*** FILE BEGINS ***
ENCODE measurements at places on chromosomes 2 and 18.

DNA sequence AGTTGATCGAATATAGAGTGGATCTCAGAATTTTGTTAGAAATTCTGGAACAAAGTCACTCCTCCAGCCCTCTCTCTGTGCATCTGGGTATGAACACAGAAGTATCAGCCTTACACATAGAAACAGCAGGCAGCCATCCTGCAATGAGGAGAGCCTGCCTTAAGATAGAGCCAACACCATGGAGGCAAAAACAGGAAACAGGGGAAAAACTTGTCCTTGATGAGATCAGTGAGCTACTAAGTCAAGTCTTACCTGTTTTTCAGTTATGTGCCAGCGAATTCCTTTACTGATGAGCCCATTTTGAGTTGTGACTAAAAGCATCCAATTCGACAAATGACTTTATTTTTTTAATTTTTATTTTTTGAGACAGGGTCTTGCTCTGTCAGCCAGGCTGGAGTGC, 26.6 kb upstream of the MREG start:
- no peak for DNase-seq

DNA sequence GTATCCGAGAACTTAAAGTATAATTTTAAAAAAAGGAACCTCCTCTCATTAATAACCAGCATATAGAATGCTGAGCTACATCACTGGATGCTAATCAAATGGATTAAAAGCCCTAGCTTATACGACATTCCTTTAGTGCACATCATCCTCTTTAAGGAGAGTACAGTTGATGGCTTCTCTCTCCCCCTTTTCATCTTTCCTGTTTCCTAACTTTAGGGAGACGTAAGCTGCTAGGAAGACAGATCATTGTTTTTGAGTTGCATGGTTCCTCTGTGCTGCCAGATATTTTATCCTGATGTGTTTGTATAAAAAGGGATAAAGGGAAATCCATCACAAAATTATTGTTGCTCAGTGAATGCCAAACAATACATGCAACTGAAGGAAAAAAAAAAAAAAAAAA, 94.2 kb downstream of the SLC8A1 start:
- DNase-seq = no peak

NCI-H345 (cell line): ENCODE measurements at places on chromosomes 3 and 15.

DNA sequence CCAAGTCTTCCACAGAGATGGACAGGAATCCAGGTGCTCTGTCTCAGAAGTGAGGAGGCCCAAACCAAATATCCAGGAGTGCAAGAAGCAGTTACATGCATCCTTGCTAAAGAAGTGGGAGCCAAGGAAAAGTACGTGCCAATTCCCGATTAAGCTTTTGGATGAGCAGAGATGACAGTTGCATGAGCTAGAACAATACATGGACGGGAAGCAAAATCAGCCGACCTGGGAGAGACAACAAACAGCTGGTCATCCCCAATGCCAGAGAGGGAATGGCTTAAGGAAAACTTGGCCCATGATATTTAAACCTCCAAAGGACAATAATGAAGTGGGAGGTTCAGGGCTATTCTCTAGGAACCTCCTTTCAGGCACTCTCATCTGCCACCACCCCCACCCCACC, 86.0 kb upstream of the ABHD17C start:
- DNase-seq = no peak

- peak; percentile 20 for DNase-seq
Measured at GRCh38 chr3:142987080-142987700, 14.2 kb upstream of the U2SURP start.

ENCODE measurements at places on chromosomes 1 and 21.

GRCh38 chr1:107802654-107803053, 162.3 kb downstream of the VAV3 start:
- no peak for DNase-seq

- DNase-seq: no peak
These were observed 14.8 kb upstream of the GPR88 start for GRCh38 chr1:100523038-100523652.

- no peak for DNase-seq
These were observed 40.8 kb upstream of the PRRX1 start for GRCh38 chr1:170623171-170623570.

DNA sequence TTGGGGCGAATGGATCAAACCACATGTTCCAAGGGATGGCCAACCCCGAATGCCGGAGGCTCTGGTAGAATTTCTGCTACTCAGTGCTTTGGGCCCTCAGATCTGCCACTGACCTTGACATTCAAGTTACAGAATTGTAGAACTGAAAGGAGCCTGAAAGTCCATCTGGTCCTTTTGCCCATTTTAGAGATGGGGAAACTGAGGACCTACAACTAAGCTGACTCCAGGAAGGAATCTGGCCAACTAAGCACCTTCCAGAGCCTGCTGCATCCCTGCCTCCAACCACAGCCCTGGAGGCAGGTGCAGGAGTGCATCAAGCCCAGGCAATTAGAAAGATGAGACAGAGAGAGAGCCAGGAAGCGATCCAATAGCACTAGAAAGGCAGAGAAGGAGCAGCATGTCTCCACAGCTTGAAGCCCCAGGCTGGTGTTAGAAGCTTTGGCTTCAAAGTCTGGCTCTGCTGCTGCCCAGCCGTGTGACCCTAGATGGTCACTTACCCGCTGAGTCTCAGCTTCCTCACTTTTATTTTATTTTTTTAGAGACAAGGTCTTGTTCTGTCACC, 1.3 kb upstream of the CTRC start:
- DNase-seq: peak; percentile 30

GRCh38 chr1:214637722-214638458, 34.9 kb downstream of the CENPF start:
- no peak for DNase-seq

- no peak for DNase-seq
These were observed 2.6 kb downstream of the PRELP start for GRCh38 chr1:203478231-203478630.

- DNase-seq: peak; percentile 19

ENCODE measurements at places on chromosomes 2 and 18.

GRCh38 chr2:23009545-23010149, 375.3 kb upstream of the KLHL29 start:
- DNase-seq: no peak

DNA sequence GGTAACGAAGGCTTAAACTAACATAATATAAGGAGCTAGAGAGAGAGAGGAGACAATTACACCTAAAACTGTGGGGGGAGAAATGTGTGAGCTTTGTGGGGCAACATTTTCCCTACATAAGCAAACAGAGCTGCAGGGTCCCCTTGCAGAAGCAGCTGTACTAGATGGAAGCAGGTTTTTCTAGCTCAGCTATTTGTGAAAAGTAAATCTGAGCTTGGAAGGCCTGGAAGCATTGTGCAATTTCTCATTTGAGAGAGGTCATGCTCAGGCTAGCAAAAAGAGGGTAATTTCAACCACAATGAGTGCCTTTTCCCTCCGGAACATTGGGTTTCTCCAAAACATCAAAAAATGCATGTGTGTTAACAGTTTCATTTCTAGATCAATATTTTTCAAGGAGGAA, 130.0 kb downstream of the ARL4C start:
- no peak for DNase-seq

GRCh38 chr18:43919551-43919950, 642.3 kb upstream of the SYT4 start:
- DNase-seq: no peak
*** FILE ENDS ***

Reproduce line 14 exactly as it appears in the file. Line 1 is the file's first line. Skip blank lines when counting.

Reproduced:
- DNase-seq: no peak